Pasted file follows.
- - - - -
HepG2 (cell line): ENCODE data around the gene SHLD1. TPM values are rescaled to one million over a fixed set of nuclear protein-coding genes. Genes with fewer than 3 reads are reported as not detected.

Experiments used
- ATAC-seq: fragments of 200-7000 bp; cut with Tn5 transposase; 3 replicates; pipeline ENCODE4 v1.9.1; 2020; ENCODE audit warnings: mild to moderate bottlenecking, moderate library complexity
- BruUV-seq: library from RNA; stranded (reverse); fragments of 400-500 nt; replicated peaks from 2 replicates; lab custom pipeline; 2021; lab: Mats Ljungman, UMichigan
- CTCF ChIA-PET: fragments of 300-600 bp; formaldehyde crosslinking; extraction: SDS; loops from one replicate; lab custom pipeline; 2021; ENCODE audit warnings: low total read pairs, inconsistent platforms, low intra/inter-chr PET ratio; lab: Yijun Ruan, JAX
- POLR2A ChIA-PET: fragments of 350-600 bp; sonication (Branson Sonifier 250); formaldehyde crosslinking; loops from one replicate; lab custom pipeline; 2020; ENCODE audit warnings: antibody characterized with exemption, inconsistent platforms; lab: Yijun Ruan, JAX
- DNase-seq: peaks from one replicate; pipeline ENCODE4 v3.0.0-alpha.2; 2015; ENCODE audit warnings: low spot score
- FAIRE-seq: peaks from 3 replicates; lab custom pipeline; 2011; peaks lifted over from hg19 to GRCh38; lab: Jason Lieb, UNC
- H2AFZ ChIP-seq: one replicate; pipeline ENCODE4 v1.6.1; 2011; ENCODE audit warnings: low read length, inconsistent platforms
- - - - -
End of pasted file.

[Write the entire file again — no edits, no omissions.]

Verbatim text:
HepG2 (cell line): ENCODE data around the gene SHLD1. TPM values are rescaled to one million over a fixed set of nuclear protein-coding genes. Genes with fewer than 3 reads are reported as not detected.

Experiments used
- ATAC-seq: fragments of 200-7000 bp; cut with Tn5 transposase; 3 replicates; pipeline ENCODE4 v1.9.1; 2020; ENCODE audit warnings: mild to moderate bottlenecking, moderate library complexity
- BruUV-seq: library from RNA; stranded (reverse); fragments of 400-500 nt; replicated peaks from 2 replicates; lab custom pipeline; 2021; lab: Mats Ljungman, UMichigan
- CTCF ChIA-PET: fragments of 300-600 bp; formaldehyde crosslinking; extraction: SDS; loops from one replicate; lab custom pipeline; 2021; ENCODE audit warnings: low total read pairs, inconsistent platforms, low intra/inter-chr PET ratio; lab: Yijun Ruan, JAX
- POLR2A ChIA-PET: fragments of 350-600 bp; sonication (Branson Sonifier 250); formaldehyde crosslinking; loops from one replicate; lab custom pipeline; 2020; ENCODE audit warnings: antibody characterized with exemption, inconsistent platforms; lab: Yijun Ruan, JAX
- DNase-seq: peaks from one replicate; pipeline ENCODE4 v3.0.0-alpha.2; 2015; ENCODE audit warnings: low spot score
- FAIRE-seq: peaks from 3 replicates; lab custom pipeline; 2011; peaks lifted over from hg19 to GRCh38; lab: Jason Lieb, UNC
- H2AFZ ChIP-seq: one replicate; pipeline ENCODE4 v1.6.1; 2011; ENCODE audit warnings: low read length, inconsistent platforms